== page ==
- As time went on, modern piñatas had come in a variety of shapes, ranging from animals to cartoon characters.
- In native Mexico and Mexican communities in the United States especially Texas, New Mexico, California and Arizona, the Las Posadas celebration includes a Christmas tree, lots of presents, or maybe a visit by Santa.
CELEBRATIONS AROUND THE WORLD
- In the Philippines, the tradition begins on December 15 with Misa de Gallo meaning, midnight mass, every night for nine consecutive nights prior to Christmas Eve.
- In Nicaragua, La Gritería or The Shoutings begins on December 7 when friends and family parade in the streets to sing in praise of the Virgin Mary then visit neighbors to share food, drink, and exchange gifts.
- Meanwhile, Puerto Ricans usually celebrate beginning December 10 to January 6 for – Día de Los Reyes Magos, meaning Three Kings Day.
- Each night, merrymakers look forward to generous gifts of Christmas coquito (a variation of egg nog) and platters of pasteles (savory meat pastries).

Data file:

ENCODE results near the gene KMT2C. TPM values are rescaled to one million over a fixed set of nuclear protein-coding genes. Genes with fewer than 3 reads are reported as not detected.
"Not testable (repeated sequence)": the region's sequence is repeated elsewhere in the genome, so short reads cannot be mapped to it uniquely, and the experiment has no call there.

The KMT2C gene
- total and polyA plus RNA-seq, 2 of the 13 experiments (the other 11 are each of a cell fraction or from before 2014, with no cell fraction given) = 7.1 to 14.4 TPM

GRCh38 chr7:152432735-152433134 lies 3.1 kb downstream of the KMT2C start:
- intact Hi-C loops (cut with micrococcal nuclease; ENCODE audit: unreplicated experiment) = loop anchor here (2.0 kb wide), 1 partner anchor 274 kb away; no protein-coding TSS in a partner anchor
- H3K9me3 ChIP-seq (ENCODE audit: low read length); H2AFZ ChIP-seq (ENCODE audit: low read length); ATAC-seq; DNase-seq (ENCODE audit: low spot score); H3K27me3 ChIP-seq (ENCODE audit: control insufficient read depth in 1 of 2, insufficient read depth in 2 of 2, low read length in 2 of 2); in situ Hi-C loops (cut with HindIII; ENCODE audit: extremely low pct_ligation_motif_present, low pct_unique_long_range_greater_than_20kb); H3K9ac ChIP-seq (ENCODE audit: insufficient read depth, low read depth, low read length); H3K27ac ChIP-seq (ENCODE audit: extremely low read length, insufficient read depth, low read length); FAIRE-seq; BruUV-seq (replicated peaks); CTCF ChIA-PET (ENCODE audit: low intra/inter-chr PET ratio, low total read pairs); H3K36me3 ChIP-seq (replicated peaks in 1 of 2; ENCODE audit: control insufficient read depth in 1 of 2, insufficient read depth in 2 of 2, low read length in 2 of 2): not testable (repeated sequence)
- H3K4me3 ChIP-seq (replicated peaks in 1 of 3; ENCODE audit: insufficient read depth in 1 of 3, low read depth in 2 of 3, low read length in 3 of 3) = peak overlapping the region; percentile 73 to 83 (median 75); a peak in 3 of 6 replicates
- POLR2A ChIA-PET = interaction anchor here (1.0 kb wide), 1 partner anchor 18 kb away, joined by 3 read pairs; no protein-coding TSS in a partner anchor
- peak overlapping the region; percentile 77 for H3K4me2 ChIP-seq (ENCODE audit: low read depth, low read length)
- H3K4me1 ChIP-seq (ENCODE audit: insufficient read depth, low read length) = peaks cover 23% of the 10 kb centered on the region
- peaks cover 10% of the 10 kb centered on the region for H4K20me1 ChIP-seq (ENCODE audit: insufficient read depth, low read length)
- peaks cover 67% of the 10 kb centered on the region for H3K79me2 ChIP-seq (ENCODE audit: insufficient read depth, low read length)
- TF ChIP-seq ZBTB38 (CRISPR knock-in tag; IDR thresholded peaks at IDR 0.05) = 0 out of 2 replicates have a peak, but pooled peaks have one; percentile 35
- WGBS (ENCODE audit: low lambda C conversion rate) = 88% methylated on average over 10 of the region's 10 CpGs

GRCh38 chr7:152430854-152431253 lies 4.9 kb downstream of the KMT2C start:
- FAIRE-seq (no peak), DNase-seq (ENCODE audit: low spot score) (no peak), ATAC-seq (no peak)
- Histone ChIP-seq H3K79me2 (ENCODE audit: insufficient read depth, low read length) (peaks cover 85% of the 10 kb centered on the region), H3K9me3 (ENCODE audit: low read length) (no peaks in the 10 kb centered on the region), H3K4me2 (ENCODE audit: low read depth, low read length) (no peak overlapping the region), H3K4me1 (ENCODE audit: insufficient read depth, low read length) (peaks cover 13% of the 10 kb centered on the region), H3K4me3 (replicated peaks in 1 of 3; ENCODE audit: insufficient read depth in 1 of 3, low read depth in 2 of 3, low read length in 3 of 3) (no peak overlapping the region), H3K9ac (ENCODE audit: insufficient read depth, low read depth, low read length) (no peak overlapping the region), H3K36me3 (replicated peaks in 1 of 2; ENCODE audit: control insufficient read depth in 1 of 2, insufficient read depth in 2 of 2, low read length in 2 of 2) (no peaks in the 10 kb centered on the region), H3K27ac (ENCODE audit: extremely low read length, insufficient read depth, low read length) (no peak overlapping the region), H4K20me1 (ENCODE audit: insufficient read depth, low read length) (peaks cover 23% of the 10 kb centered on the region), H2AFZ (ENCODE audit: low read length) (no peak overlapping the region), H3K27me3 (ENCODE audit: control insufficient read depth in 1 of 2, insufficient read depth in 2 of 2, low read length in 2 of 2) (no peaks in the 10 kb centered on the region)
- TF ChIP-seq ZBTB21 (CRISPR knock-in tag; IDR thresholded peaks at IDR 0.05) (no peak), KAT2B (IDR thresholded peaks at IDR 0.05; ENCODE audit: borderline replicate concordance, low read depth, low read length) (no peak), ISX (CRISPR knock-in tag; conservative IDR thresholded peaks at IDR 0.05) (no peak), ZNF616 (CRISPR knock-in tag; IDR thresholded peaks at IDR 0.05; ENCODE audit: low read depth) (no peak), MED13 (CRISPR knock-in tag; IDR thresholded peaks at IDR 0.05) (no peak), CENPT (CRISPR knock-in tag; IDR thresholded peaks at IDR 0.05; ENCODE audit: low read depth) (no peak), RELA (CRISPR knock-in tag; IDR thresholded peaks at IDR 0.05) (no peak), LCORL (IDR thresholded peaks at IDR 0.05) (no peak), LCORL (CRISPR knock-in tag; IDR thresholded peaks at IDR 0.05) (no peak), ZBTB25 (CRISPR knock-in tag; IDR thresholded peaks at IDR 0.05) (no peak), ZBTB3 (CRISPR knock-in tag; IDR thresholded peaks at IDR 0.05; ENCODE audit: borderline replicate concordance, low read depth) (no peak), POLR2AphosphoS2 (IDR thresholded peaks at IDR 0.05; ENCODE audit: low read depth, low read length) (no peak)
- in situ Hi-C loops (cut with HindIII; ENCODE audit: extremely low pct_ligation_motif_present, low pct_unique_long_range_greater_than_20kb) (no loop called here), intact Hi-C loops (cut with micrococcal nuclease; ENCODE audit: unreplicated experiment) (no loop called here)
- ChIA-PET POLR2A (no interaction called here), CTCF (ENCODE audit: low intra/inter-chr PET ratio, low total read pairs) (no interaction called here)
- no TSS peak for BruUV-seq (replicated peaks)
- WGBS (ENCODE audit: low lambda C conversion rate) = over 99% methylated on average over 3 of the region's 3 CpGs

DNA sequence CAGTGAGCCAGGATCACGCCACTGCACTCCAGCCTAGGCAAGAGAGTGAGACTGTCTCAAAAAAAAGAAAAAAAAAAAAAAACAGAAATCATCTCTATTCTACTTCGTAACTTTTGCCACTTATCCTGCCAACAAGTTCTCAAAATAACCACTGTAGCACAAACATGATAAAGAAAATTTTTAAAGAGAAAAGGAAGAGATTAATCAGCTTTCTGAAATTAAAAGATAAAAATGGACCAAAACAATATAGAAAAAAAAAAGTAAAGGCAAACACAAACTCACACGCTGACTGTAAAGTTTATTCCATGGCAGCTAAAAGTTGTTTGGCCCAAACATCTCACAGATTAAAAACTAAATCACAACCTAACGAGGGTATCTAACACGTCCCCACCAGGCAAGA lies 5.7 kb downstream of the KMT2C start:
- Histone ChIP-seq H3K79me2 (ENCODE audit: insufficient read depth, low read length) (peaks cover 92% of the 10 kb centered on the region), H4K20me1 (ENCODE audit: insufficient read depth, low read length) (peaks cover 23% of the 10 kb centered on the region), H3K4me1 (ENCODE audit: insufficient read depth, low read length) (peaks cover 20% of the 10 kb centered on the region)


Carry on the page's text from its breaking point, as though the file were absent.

Las Posadas Worksheets
This is a fantastic bundle which includes everything you need to know about the Las Posadas across 23 in-depth pages. These are ready-to-use Las Posadas worksheets that are perfect for teaching students about the Las Posadas “The Inns” which is a religious festival celebrated in Mexico and some parts of the United States between December 16 and 24 commemorating the journey that Joseph and Mary made from Nazareth to Bethlehem.
Complete List Of Included Worksheets
- Las Posadas Facts
- The Country of Traditions
- Mexico’s Christmas Traditions
- The Nativity
- Away in a Manger
- Symbol of Piñata
- Make your own Piñata
- Let’s Eat Bunuelos!
- Christmas Traditions
- Christmas Collage
- The Spirit of Christmas
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Link will appear as Las Posadas Facts & Worksheets: https://kidskonnect.com - KidsKonnect, July 21, 2021
Use With Any Curriculum
These worksheets have been specifically designed for use with any international curriculum. You can use these worksheets as-is, or edit them using Google Slides to make them more specific to your own student ability levels and curriculum standards.